current changes. Therefore, the implication is that modifications in the structure of such taxes should, ideally, be discussed only with significant time lags between decision and action. Reasoned, and reasonable, discussion should be possible on the most efficient structure of asset-transfer taxation that would come into effect in, say, a quarter or a half-century after decision. Individuals who participate in the discussion on this basis will be unable to identify their own positions so clearly; their self-interest will be long-term. This proposal seems farfetched only because it has not been explicitly examined, although the familiar Rignano plan can be interpreted as a vague normative statement of the same idea.
*109 This is presented here only as a simple and single example of the sort of reforms that might be expected to improve the choice among fiscal institutions. No exhaustive discussion of such reforms will be made here, and none is found in this book.
Time is, of course, the element that converts an interclass, intergroup decision into a reasoned one on which general agreement becomes possible. Different time lags may be appropriate for different institutions. Time has rarely been treated as a variable by economists, yet it seems evident that the temporal characteristics of a decision can have a major impact on the manner in which individual decision-makers evaluate and choose among alternatives. Everything is variable in the long run, including the individual’s own economic position and the pattern of benefit imputation from public spending programs. The individual who may be quite eager to support a temporary one-year tax on new automobile purchases to finance a one-year subsidy to a world’s fair in his home city, may be quite reluctant to support a permanent tax on new car purchases to finance annual world’s fairs in a series of cities.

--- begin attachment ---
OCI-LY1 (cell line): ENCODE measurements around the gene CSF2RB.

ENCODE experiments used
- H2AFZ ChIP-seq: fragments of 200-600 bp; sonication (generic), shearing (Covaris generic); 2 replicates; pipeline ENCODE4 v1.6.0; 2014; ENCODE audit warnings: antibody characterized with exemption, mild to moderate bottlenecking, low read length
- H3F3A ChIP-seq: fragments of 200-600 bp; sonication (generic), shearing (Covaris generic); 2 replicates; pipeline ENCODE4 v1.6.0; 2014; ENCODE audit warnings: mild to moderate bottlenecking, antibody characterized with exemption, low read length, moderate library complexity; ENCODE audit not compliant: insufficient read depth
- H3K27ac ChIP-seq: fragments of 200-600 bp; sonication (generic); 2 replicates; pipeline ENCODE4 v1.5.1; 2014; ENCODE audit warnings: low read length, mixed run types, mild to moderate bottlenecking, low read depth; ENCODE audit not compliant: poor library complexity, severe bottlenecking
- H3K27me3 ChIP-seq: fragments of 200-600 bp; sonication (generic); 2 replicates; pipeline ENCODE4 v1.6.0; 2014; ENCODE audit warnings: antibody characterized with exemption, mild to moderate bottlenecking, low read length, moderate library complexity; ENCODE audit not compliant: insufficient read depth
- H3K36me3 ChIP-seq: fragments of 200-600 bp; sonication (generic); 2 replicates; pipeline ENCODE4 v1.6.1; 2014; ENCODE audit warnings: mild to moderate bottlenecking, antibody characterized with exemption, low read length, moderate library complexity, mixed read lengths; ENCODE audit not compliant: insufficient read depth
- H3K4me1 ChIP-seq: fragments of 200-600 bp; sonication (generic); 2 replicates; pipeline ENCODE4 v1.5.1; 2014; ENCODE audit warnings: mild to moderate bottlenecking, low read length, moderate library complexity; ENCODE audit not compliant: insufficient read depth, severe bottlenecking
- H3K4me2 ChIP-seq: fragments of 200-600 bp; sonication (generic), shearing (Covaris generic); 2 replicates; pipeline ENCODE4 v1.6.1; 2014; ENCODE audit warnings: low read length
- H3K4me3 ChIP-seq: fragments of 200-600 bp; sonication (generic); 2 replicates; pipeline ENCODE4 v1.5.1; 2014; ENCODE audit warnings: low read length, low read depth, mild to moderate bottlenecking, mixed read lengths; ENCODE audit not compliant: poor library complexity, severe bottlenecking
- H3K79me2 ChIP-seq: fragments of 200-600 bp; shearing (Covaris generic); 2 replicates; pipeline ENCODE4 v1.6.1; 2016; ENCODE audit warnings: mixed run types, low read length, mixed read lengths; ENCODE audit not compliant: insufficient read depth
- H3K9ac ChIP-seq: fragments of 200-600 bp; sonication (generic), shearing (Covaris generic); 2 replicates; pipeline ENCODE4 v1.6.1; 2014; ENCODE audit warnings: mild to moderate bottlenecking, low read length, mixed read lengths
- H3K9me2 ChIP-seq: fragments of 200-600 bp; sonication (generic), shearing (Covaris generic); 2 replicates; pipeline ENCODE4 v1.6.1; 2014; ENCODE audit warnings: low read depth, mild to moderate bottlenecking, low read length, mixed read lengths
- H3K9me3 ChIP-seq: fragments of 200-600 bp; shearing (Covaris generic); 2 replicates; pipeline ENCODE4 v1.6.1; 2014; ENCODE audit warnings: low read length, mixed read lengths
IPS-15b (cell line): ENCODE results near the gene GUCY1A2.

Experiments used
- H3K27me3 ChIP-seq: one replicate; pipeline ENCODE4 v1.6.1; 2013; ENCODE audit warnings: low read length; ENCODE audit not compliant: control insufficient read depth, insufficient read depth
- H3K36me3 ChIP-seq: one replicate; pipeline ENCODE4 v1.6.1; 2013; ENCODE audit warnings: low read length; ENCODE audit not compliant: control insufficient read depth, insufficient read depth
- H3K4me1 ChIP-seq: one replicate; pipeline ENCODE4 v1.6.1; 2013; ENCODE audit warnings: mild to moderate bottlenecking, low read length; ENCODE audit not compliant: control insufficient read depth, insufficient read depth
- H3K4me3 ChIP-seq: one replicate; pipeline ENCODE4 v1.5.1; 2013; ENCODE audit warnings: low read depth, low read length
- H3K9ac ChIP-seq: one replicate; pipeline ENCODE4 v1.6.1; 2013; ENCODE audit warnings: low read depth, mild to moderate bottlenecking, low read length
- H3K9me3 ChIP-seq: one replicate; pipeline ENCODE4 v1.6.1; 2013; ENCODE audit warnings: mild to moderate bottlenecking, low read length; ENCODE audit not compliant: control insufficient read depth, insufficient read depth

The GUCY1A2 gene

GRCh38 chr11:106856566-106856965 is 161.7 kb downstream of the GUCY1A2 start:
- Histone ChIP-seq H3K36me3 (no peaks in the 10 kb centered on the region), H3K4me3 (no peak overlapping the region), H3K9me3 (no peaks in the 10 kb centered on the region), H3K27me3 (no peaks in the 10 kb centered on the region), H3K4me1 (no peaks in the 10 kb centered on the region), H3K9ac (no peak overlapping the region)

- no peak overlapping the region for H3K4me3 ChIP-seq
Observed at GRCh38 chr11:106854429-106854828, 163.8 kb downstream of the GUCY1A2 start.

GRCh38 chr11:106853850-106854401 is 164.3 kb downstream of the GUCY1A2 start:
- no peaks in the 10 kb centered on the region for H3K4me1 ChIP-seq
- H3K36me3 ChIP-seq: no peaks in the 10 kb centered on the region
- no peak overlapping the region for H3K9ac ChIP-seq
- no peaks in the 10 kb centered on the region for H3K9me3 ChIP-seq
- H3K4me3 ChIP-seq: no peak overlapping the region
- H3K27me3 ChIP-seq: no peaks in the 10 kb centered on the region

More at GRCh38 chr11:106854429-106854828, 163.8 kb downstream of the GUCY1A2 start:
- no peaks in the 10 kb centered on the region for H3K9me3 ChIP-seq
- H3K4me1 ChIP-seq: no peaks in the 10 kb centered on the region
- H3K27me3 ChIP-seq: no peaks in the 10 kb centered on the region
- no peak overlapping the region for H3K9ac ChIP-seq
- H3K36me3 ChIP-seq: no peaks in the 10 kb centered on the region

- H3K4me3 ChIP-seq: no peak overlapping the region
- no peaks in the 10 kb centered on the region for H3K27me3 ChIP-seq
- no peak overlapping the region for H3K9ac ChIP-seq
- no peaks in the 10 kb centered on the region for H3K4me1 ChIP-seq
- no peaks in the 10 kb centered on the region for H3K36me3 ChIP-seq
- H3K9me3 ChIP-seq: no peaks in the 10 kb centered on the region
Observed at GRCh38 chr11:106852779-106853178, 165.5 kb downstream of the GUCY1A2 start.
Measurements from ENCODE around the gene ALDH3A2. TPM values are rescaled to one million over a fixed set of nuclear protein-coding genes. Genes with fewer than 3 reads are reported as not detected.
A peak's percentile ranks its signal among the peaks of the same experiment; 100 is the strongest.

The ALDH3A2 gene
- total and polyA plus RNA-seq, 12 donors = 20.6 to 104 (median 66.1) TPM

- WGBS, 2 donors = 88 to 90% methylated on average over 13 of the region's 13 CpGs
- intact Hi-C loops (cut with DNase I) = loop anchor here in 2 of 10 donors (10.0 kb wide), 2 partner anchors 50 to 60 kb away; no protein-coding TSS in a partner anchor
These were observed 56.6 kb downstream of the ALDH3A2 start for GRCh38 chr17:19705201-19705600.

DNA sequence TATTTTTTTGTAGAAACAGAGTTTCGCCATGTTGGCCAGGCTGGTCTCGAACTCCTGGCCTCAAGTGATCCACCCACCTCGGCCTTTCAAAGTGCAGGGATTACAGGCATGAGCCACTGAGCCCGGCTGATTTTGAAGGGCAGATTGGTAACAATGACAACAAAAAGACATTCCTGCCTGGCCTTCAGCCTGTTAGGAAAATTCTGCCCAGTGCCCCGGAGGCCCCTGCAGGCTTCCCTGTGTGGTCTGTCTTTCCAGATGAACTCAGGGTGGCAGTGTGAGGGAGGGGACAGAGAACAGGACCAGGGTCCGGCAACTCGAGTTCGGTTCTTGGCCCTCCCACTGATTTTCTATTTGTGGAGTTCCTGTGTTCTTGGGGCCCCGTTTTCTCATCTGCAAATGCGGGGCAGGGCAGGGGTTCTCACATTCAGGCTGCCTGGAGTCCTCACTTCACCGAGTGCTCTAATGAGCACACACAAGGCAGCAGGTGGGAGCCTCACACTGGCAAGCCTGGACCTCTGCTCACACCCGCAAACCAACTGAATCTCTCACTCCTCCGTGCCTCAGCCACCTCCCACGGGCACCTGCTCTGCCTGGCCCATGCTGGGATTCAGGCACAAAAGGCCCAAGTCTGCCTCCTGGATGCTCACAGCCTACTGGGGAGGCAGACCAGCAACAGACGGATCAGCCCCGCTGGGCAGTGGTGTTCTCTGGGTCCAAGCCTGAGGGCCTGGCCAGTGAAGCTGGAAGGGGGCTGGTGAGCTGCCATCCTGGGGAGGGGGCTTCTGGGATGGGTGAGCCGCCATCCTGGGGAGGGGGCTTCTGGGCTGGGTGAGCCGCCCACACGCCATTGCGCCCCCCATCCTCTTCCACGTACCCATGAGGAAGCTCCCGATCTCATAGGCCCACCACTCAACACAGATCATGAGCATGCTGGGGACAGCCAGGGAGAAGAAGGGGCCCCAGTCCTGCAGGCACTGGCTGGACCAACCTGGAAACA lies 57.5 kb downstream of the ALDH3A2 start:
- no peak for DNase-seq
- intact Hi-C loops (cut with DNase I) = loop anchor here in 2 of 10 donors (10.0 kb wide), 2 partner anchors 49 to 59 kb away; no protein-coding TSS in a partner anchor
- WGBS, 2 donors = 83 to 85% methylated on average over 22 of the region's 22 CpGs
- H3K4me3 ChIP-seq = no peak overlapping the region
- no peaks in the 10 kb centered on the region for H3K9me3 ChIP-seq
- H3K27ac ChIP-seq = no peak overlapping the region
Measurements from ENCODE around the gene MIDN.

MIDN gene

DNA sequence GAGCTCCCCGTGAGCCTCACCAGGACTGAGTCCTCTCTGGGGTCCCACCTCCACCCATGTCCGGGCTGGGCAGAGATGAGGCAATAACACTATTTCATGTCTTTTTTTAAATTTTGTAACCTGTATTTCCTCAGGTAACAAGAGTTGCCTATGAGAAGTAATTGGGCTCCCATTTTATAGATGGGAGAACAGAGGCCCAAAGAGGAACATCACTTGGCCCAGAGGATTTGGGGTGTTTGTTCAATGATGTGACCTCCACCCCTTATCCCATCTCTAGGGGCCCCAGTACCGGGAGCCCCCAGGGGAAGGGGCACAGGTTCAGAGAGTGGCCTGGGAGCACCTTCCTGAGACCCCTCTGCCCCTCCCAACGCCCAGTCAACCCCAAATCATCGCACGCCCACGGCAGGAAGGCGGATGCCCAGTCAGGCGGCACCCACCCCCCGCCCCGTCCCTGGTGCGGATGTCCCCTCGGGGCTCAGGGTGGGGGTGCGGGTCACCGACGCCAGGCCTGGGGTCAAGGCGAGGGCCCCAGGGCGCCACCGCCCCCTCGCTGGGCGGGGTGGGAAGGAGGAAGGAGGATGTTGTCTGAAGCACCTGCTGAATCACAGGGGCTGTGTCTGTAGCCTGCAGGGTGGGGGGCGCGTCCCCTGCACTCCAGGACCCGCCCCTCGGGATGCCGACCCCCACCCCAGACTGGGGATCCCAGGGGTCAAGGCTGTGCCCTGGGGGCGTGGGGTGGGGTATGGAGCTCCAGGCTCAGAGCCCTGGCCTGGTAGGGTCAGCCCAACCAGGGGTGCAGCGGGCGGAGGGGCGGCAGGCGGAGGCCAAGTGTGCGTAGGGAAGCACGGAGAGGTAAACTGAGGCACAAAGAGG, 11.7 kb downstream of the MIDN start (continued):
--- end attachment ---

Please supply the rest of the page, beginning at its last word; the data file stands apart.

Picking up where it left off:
The Constitutional Attitude
The effective operation of democratic government, in its fiscal as well as its nonfiscal aspects, requires the adherence of its citizens to what may be called the “constitutional attitude.” Given the high cost of making collective decisions, government can function properly only if a large proportion of its day-to-day operations take place within a quasi-permanent constitutional structure. Individuals, and groups, must recognize the importance of constitutional-institutional continuity, and the dependence of democratic process on firm adherence to such continuity. If this is not recognized, and if individuals come to consider governmental processes as nothing more than available means through which separate coalitions can exploit each other, democracy cannot, and should not, survive. Fiscal institutions are a part of the political constitution, broadly considered, and especially in the sense noted here. Changes in the fiscal constitution must be treated as quasi-permanent and long-lasting features of the social structure. If individuals, and groups, including politicians, come to consider seriously the possibility of manipulating basic fiscal institutions for the accomplishment of short-run-purposes, bargaining elements will quickly swamp all efficiency considerations.